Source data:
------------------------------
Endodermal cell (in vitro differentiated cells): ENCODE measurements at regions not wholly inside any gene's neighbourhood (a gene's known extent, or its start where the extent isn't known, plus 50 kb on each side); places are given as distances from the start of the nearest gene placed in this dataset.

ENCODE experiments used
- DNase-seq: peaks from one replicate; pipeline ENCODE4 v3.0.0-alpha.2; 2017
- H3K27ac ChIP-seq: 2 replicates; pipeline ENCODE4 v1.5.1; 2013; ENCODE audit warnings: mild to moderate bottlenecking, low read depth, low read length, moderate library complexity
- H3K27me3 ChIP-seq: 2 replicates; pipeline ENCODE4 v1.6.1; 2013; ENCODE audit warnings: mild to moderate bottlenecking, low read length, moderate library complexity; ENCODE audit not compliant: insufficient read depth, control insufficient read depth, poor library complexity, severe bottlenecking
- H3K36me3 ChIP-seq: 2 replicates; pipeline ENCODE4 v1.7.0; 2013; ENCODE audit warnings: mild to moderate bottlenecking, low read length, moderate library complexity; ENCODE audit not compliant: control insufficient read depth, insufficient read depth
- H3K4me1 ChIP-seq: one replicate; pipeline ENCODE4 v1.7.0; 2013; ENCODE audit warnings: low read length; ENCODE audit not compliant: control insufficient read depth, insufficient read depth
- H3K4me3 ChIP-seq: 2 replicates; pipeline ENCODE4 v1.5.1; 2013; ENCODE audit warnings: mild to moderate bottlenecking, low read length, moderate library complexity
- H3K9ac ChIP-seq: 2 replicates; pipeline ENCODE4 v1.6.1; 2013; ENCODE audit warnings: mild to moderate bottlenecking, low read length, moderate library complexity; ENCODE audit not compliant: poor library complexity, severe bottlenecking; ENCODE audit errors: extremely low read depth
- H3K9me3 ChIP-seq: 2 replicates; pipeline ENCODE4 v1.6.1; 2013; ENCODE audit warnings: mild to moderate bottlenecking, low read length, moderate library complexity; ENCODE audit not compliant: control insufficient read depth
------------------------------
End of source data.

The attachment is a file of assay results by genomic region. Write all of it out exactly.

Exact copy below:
Endodermal cell (in vitro differentiated cells): ENCODE measurements at regions not wholly inside any gene's neighbourhood (a gene's known extent, or its start where the extent isn't known, plus 50 kb on each side); places are given as distances from the start of the nearest gene placed in this dataset.

ENCODE experiments used
- DNase-seq: peaks from one replicate; pipeline ENCODE4 v3.0.0-alpha.2; 2017
- H3K27ac ChIP-seq: 2 replicates; pipeline ENCODE4 v1.5.1; 2013; ENCODE audit warnings: mild to moderate bottlenecking, low read depth, low read length, moderate library complexity
- H3K27me3 ChIP-seq: 2 replicates; pipeline ENCODE4 v1.6.1; 2013; ENCODE audit warnings: mild to moderate bottlenecking, low read length, moderate library complexity; ENCODE audit not compliant: insufficient read depth, control insufficient read depth, poor library complexity, severe bottlenecking
- H3K36me3 ChIP-seq: 2 replicates; pipeline ENCODE4 v1.7.0; 2013; ENCODE audit warnings: mild to moderate bottlenecking, low read length, moderate library complexity; ENCODE audit not compliant: control insufficient read depth, insufficient read depth
- H3K4me1 ChIP-seq: one replicate; pipeline ENCODE4 v1.7.0; 2013; ENCODE audit warnings: low read length; ENCODE audit not compliant: control insufficient read depth, insufficient read depth
- H3K4me3 ChIP-seq: 2 replicates; pipeline ENCODE4 v1.5.1; 2013; ENCODE audit warnings: mild to moderate bottlenecking, low read length, moderate library complexity
- H3K9ac ChIP-seq: 2 replicates; pipeline ENCODE4 v1.6.1; 2013; ENCODE audit warnings: mild to moderate bottlenecking, low read length, moderate library complexity; ENCODE audit not compliant: poor library complexity, severe bottlenecking; ENCODE audit errors: extremely low read depth
- H3K9me3 ChIP-seq: 2 replicates; pipeline ENCODE4 v1.6.1; 2013; ENCODE audit warnings: mild to moderate bottlenecking, low read length, moderate library complexity; ENCODE audit not compliant: control insufficient read depth